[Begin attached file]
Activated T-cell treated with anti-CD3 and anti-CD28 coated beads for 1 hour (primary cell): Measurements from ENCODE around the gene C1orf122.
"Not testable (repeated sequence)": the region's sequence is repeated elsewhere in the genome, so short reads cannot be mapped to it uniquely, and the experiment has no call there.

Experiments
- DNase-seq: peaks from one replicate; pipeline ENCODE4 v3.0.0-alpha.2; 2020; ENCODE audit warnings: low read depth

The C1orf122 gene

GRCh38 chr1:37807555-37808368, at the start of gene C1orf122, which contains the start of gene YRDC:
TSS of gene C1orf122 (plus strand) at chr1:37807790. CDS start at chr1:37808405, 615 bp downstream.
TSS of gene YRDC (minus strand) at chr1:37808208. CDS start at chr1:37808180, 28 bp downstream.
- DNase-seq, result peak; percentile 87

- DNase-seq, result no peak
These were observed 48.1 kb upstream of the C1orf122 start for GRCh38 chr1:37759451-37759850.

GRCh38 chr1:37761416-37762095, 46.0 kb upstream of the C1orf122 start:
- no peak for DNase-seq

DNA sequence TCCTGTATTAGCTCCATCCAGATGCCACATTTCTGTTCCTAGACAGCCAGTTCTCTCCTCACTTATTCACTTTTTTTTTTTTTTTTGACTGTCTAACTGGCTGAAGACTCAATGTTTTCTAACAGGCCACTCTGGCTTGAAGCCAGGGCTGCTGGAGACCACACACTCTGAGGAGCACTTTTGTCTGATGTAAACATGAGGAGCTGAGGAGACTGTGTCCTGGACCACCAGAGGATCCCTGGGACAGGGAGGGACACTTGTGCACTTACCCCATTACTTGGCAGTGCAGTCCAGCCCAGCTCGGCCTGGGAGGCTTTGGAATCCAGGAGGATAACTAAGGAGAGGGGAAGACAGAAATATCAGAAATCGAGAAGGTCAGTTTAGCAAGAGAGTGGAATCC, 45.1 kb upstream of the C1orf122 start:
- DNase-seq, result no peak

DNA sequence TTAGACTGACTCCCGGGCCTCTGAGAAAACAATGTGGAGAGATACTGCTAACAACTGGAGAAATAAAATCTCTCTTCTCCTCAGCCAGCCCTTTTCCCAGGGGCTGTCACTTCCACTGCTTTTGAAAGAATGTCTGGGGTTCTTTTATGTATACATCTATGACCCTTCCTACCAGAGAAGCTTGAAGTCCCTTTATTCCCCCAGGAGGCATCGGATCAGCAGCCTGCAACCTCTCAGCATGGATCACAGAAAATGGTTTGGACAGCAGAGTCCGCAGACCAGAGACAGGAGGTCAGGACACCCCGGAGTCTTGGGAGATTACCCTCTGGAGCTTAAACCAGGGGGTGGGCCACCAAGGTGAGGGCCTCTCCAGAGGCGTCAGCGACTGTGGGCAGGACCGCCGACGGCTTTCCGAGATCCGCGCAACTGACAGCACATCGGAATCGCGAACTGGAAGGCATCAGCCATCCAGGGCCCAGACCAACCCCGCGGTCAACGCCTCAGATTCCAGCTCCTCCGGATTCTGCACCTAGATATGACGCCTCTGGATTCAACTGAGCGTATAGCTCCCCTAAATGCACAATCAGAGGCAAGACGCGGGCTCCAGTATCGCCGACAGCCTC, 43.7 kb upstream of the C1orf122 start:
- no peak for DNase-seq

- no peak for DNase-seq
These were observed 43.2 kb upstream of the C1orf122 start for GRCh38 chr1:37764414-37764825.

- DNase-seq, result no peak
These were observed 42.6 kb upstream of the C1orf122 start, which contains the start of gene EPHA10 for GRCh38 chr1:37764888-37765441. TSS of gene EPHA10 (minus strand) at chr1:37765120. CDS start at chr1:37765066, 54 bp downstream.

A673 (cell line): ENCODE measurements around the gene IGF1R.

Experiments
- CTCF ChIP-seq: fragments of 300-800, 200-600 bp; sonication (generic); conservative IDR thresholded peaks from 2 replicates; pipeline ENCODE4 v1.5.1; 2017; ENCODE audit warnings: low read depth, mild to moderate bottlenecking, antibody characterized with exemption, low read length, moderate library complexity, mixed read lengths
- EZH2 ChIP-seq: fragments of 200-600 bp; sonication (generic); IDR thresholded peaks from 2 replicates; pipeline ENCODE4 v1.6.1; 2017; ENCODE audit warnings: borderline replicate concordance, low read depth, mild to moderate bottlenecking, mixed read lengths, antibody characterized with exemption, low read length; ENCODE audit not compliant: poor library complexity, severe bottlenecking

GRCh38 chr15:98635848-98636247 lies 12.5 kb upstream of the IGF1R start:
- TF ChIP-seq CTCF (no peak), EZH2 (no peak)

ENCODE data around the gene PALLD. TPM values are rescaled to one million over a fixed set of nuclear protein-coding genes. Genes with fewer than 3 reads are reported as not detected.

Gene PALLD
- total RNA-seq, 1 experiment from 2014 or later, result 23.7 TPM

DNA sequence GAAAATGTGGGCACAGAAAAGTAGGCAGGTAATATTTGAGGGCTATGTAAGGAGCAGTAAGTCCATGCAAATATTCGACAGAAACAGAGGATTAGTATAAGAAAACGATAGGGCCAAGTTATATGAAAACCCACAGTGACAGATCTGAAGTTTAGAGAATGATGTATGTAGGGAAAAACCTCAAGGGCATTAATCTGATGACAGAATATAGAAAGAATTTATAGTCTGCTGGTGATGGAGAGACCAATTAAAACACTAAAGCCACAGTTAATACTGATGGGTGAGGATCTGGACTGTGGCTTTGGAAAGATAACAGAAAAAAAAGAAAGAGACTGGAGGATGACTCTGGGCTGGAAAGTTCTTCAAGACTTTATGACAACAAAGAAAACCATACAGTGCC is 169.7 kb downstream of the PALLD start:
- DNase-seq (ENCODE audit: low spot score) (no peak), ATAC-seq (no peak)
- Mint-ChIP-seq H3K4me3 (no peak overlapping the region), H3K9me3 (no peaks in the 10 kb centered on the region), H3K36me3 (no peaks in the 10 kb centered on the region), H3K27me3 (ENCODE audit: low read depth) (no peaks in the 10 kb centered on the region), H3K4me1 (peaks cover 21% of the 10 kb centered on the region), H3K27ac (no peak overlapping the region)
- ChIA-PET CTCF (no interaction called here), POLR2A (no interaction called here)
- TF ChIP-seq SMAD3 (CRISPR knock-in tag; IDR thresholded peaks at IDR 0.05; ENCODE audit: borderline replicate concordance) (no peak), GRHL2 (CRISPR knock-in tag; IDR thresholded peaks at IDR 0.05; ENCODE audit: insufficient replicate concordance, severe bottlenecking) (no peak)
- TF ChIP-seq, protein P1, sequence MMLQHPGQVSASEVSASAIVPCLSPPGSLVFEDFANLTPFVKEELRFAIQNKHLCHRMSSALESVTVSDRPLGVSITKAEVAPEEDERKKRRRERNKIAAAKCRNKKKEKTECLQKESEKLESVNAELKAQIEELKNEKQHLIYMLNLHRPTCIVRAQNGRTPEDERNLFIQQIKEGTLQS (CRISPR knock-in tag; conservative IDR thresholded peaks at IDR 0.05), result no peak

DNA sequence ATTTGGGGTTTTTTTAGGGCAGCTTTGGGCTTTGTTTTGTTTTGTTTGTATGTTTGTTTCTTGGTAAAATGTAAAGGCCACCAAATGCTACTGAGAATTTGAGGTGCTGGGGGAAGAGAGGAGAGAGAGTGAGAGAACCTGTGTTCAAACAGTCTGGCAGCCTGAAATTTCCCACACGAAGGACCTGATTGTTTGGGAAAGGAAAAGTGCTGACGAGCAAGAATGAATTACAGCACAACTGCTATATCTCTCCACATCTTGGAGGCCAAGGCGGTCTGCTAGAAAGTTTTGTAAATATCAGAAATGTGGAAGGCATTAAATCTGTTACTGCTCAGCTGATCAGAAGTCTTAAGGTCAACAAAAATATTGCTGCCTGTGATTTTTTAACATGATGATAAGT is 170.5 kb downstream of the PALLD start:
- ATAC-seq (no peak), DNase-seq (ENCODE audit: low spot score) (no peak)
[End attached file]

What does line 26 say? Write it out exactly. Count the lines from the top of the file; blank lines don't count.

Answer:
GRCh38 chr15:98635848-98636247 lies 12.5 kb upstream of the IGF1R start: